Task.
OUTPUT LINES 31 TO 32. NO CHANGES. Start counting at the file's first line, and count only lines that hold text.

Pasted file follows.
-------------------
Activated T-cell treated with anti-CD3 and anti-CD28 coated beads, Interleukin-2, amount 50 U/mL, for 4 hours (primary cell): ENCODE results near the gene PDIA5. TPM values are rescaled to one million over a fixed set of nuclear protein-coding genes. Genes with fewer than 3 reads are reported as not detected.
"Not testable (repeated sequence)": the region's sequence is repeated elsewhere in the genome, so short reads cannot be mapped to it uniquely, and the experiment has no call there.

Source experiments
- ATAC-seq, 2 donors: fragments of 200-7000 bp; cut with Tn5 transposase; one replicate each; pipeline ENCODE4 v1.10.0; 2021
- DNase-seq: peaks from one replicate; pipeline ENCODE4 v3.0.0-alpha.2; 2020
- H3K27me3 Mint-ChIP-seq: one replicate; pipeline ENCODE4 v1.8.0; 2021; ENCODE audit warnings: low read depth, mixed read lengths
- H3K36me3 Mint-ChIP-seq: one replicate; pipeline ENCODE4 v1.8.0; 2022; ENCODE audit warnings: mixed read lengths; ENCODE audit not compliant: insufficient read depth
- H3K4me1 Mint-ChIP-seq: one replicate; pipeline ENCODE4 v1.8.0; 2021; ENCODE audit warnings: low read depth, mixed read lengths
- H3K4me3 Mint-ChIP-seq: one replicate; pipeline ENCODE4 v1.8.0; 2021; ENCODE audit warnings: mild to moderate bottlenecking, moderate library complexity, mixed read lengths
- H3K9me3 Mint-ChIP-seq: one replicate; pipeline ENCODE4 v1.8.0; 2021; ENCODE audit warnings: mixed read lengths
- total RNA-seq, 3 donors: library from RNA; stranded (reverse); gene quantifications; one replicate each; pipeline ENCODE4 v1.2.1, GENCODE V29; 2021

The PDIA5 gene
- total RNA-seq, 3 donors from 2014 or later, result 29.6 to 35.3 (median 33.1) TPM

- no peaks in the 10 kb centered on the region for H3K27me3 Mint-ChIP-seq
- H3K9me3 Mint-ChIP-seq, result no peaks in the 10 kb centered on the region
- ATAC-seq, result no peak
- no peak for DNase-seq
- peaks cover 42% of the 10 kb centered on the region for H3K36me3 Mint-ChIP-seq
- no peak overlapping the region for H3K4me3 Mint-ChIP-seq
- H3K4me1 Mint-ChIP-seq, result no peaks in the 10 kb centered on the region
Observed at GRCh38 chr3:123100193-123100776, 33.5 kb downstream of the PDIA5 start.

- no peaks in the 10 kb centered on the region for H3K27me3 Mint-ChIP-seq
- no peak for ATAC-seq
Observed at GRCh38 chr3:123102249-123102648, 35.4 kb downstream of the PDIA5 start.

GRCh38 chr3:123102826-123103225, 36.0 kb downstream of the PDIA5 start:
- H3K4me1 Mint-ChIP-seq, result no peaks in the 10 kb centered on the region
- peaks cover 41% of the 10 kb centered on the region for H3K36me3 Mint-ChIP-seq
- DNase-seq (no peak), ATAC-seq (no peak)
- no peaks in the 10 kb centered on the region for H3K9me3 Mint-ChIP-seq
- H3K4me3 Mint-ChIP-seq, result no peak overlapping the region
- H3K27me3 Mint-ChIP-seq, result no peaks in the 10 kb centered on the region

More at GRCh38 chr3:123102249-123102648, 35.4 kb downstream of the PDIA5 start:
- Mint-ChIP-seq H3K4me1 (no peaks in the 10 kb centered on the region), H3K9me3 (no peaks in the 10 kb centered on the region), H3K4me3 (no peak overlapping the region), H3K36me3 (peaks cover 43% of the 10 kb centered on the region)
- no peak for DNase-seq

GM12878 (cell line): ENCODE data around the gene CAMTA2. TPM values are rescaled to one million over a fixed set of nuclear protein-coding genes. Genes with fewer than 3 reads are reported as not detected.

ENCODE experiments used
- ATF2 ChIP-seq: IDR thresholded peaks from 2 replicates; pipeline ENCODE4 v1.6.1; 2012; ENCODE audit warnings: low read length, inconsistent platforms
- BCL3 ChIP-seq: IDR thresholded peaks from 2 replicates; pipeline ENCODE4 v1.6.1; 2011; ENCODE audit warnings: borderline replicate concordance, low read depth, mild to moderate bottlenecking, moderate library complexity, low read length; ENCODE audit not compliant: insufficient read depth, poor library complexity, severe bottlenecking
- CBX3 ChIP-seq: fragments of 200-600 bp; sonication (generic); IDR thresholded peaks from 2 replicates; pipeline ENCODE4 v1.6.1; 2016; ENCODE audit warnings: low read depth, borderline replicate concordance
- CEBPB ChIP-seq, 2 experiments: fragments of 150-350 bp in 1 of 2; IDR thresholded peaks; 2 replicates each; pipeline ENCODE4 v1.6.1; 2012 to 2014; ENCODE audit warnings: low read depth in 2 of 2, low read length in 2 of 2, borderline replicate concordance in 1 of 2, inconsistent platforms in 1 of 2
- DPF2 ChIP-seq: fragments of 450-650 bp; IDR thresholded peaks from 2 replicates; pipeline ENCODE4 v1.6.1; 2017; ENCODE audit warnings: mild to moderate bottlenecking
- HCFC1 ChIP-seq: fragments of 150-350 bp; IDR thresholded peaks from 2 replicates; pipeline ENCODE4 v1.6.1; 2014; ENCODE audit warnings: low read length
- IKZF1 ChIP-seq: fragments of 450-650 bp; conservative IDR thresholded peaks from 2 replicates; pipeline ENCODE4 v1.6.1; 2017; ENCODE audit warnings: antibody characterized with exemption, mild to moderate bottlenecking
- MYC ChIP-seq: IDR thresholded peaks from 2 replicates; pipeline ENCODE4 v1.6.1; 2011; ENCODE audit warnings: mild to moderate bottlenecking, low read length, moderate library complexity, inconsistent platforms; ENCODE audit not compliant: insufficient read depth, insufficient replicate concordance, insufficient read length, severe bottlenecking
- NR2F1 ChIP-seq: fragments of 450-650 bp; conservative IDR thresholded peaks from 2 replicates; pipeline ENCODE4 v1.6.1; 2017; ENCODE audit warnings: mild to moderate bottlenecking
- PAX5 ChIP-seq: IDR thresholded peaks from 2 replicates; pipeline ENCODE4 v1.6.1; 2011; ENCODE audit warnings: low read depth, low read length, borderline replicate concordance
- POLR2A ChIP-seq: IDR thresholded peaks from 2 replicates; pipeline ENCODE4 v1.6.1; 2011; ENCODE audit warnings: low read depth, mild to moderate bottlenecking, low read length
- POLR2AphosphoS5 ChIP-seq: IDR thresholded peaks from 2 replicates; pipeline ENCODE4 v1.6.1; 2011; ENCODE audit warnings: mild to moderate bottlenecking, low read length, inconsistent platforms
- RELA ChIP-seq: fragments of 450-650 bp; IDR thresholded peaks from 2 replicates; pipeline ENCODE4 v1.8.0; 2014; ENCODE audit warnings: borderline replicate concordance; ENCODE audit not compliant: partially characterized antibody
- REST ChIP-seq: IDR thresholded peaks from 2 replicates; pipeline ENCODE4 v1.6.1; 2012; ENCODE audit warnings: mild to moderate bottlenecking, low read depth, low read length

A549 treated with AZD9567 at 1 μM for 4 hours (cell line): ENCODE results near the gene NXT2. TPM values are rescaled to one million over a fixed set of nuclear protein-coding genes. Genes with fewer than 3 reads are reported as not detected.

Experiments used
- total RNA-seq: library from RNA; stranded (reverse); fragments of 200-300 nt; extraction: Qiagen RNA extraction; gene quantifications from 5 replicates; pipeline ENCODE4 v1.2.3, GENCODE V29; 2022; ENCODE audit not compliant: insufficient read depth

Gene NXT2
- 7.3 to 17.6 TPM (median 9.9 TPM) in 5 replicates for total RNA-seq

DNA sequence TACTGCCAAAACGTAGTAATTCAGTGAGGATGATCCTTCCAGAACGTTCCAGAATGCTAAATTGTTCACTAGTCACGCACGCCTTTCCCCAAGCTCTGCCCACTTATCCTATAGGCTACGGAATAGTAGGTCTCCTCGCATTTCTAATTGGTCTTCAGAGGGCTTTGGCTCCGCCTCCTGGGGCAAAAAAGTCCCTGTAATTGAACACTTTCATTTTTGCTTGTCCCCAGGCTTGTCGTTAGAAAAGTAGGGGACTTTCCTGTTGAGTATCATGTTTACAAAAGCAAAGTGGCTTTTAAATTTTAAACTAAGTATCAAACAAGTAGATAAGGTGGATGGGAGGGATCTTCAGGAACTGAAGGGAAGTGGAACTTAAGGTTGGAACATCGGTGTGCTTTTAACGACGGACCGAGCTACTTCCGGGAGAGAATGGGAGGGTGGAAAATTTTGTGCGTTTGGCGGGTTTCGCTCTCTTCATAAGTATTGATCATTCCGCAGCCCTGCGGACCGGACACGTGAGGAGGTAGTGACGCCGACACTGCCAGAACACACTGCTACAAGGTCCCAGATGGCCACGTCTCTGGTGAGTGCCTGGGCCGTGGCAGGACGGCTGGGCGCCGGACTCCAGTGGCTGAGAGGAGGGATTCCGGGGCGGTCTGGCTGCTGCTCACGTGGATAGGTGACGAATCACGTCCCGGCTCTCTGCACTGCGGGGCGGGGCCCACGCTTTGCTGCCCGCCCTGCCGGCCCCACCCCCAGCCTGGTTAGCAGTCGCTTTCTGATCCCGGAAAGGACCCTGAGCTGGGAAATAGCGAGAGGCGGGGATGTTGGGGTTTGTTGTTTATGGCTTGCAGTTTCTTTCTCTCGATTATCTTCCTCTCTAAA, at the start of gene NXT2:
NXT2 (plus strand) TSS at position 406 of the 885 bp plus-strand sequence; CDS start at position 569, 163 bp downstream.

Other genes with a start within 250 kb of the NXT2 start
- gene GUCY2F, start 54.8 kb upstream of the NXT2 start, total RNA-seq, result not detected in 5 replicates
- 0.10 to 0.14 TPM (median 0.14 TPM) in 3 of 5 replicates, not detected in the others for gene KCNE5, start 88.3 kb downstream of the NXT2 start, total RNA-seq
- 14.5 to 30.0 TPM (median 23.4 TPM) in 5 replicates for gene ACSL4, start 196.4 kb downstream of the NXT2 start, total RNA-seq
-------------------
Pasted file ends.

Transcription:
- H3K27me3 Mint-ChIP-seq, result no peaks in the 10 kb centered on the region

More at GRCh38 chr3:123102249-123102648, 35.4 kb downstream of the PDIA5 start: